# Thread: proof of 2 limits

1. ## proof of 2 limits

hi im stuck with this question for a while. its a real analysis topic... i was wondering if anyone can help me by
the question:
f is defined on (0,infinity) to R.

i want to prove that lim x->infinity f(x) =L if and only if lim x->0 f(1/x)=L ..the x->0 is a positive so its right limit.

my solution so far

i decided to prove each one seperately and let y =f(x),
but the thing is i was getting confused with the definitions and what to do next when using the definitions.

so for the first equation

lim x->infinity f(x) =L

let epsilon>0, N is in natural numbers, y>=N => ! y- L ! < epsilon

this doesnt seem quite right and i wasnt to sure what to do next.

so for the second limit

lim x->0 f(1/x)=L ..the x->0 is a positive so its right limit.

let epsilon>0

tilda = 1/epsilon

next 0<x- 0 <1/epsilon

this gives ! f(1/x) - L ! < epsilon

since y= f(x) where the x has to be replaced then ! f(x)- L!< epsilon ...hence the quesiton is proved...

can some one check this and help me correct it please thanks

2. Originally Posted by dopi
hi im stuck with this question for a while. its a real analysis topic... i was wondering if anyone can help me by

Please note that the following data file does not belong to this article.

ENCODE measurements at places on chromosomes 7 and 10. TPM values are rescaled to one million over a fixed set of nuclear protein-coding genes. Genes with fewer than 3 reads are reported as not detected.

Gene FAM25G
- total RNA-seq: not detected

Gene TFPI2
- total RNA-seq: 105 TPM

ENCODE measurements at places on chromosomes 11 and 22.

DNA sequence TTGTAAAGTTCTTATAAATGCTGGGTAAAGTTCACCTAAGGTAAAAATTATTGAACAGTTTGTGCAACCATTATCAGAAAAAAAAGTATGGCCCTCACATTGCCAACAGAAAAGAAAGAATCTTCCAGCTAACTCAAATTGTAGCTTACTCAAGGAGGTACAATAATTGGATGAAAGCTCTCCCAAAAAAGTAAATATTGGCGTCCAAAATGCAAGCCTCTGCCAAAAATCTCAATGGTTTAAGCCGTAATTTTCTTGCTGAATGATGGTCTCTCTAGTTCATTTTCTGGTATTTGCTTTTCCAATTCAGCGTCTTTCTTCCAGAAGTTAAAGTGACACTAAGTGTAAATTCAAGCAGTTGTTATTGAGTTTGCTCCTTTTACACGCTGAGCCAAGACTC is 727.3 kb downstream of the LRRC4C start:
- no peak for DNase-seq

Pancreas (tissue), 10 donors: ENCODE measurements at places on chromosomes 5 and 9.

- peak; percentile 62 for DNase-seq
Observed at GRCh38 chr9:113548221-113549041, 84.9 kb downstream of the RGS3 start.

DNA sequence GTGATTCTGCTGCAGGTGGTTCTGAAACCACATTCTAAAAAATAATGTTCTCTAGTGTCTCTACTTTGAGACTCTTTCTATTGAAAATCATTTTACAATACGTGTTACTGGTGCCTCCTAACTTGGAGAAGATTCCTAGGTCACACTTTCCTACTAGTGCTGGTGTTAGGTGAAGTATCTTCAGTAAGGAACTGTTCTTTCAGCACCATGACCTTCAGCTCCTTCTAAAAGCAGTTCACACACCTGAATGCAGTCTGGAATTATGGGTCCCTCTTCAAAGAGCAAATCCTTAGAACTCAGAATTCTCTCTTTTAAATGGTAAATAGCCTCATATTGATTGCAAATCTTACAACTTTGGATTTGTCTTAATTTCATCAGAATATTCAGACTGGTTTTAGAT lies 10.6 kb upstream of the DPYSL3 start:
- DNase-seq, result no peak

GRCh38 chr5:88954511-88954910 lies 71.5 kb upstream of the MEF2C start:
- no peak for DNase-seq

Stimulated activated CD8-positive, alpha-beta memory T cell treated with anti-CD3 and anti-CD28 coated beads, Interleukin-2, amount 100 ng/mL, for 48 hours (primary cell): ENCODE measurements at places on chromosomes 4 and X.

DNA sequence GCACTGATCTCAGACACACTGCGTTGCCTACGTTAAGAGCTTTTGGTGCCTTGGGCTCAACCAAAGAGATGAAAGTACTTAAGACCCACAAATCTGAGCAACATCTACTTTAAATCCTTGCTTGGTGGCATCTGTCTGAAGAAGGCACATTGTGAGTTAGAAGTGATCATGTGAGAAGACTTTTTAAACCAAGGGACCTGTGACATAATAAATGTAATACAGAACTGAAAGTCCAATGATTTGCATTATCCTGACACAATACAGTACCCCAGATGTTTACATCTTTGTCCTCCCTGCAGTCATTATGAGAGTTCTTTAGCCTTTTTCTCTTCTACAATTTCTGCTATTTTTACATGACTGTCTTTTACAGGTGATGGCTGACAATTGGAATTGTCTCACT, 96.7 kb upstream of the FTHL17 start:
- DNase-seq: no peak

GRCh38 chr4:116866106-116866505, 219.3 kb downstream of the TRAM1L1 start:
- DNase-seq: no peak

the question:
f is defined on (0,infinity) to R.

i want to prove that lim x->infinity f(x) =L if and only if lim x->0 f(1/x)=L ..the x->0 is a positive so its right limit.
You are missing something, it should be $\lim_{x\to 0^+} f\left( \frac{1}{x} \right) = L$.

Let $f0,+\infty)\mapsto \mathbb{R}" alt="f0,+\infty)\mapsto \mathbb{R}" /> and define $g0,+\infty)\mapsto \mathbb{R}" alt="g0,+\infty)\mapsto \mathbb{R}" /> as $g(x) = f\left( \frac{1}{x} \right)$.

I will use the sequencial approach to limit because this approach is the nicest. Let $x_n$ be a sequence in $(0,\infty)$ converging to $0$, i.e. $\lim \ x_n = 0$. Then, we know (this is an easy theorem, but try to prove it) $\lim \ \frac{1}{x_n} = +\infty$. Thus, $\frac{1}{x_n}$ is a sequence in $(0,\infty)$ approaching $+\infty$. Thus, this means $\lim f\left( \frac{1}{x_n} \right) = L$. This implies then that $\lim g(x_n) = \lim f\left( \frac{1}{x_n} \right) = L$. Q.E.D.

The theorem I used was let $x_n$ be a sequence of positive real numbers which is convergent to zero. Then $\lim \frac{1}{x_n} = +\infty$. This theorem goes both ways.

3. Given $\lim _{x \to \infty } f(x) = L$ means that:
$\left( {\varepsilon > 0} \right)\left( {\exists B > 0} \right)\left[ {x > B \Rightarrow \left| {f(x) - L} \right| < \varepsilon } \right]$.

Select $\left( {\delta > 0} \right)\left[ {\delta < \frac{1}{B}} \right]$. Now if $0 < x < \delta \Rightarrow B < \frac{1}{x} \Rightarrow \left| {f\left( {\frac{1}{x}} \right) - L} \right| < \varepsilon$.
Or $\lim _{x \to 0^ + } f\left( {\frac{1}{x}} \right) = L$.